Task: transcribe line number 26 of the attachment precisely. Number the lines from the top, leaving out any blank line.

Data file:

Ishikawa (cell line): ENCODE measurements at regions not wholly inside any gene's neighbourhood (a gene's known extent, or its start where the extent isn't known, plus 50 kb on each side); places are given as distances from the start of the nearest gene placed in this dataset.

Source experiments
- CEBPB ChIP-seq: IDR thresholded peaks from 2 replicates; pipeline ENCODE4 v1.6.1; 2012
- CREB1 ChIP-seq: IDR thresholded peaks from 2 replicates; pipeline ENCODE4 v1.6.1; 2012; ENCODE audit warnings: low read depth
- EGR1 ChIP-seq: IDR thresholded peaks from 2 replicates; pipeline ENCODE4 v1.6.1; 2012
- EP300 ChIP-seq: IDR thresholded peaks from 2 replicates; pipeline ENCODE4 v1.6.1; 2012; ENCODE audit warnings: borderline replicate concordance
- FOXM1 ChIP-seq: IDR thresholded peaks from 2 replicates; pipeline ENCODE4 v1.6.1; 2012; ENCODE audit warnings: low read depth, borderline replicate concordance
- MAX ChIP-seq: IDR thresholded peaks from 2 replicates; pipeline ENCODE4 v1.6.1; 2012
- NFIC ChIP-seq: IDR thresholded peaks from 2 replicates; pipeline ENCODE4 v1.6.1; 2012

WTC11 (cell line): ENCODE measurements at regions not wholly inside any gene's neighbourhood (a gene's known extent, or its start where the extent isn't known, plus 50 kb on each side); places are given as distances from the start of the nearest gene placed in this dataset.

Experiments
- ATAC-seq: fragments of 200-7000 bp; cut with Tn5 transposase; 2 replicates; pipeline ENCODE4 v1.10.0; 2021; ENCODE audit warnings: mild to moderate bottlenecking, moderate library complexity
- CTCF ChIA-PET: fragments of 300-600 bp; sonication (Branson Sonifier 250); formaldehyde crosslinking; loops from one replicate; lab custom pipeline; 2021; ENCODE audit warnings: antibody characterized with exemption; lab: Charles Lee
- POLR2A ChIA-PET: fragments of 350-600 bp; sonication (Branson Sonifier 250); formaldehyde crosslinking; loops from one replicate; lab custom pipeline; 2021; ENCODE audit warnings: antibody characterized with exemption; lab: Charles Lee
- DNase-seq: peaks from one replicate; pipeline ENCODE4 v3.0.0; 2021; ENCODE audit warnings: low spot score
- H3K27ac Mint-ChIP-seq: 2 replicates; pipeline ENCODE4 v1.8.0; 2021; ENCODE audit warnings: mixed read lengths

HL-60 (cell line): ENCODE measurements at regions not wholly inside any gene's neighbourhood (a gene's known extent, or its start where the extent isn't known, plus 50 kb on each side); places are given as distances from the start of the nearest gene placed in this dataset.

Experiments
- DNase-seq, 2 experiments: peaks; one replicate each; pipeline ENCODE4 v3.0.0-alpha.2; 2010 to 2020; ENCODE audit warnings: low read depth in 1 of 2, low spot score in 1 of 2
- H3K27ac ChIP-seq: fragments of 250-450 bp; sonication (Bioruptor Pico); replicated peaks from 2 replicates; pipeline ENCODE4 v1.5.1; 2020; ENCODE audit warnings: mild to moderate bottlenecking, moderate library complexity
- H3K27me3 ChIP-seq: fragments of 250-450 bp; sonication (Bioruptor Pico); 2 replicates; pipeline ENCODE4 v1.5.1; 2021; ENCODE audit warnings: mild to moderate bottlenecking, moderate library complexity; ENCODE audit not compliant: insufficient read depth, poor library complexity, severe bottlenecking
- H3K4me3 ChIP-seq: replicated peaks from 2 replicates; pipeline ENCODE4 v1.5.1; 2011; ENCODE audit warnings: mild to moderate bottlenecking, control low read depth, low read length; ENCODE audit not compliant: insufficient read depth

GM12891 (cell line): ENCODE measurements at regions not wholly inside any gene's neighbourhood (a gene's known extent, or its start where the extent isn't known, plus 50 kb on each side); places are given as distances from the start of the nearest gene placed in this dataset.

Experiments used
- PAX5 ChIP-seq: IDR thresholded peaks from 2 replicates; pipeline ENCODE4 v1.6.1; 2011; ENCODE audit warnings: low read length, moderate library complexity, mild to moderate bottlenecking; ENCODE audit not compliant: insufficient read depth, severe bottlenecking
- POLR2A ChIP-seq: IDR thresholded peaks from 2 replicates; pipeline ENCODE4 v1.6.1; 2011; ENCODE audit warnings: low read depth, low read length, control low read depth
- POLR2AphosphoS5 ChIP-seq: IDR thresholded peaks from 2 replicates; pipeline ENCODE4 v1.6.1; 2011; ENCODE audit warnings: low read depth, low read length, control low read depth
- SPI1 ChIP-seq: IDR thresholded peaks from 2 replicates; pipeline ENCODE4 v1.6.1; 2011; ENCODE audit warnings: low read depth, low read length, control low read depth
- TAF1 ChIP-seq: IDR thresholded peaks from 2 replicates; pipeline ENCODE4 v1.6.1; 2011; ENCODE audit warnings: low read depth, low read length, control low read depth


- POLR2A ChIP-seq: IDR thresholded peaks from 2 replicates; pipeline ENCODE4 v1.6.1; 2011; ENCODE audit warnings: low read depth, low read length, control low read depth